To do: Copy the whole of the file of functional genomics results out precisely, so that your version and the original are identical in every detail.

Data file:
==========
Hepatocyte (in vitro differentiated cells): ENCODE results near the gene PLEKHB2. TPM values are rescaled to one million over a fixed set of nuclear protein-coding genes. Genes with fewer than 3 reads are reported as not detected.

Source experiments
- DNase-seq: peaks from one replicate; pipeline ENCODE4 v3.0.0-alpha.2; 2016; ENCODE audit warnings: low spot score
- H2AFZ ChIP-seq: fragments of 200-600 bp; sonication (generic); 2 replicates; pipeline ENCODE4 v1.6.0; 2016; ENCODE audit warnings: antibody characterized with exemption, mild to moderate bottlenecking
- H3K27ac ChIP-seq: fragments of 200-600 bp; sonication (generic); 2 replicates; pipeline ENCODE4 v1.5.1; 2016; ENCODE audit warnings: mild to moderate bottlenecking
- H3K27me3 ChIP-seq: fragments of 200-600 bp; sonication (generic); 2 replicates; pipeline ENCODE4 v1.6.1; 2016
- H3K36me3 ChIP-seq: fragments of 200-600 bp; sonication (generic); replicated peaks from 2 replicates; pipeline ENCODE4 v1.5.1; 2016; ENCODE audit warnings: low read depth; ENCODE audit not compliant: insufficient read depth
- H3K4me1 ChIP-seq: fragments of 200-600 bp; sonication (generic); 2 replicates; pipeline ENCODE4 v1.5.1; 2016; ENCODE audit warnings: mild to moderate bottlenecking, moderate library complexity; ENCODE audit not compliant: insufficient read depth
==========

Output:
Hepatocyte (in vitro differentiated cells): ENCODE results near the gene PLEKHB2. TPM values are rescaled to one million over a fixed set of nuclear protein-coding genes. Genes with fewer than 3 reads are reported as not detected.

Source experiments
- DNase-seq: peaks from one replicate; pipeline ENCODE4 v3.0.0-alpha.2; 2016; ENCODE audit warnings: low spot score
- H2AFZ ChIP-seq: fragments of 200-600 bp; sonication (generic); 2 replicates; pipeline ENCODE4 v1.6.0; 2016; ENCODE audit warnings: antibody characterized with exemption, mild to moderate bottlenecking
- H3K27ac ChIP-seq: fragments of 200-600 bp; sonication (generic); 2 replicates; pipeline ENCODE4 v1.5.1; 2016; ENCODE audit warnings: mild to moderate bottlenecking
- H3K27me3 ChIP-seq: fragments of 200-600 bp; sonication (generic); 2 replicates; pipeline ENCODE4 v1.6.1; 2016
- H3K36me3 ChIP-seq: fragments of 200-600 bp; sonication (generic); replicated peaks from 2 replicates; pipeline ENCODE4 v1.5.1; 2016; ENCODE audit warnings: low read depth; ENCODE audit not compliant: insufficient read depth
- H3K4me1 ChIP-seq: fragments of 200-600 bp; sonication (generic); 2 replicates; pipeline ENCODE4 v1.5.1; 2016; ENCODE audit warnings: mild to moderate bottlenecking, moderate library complexity; ENCODE audit not compliant: insufficient read depth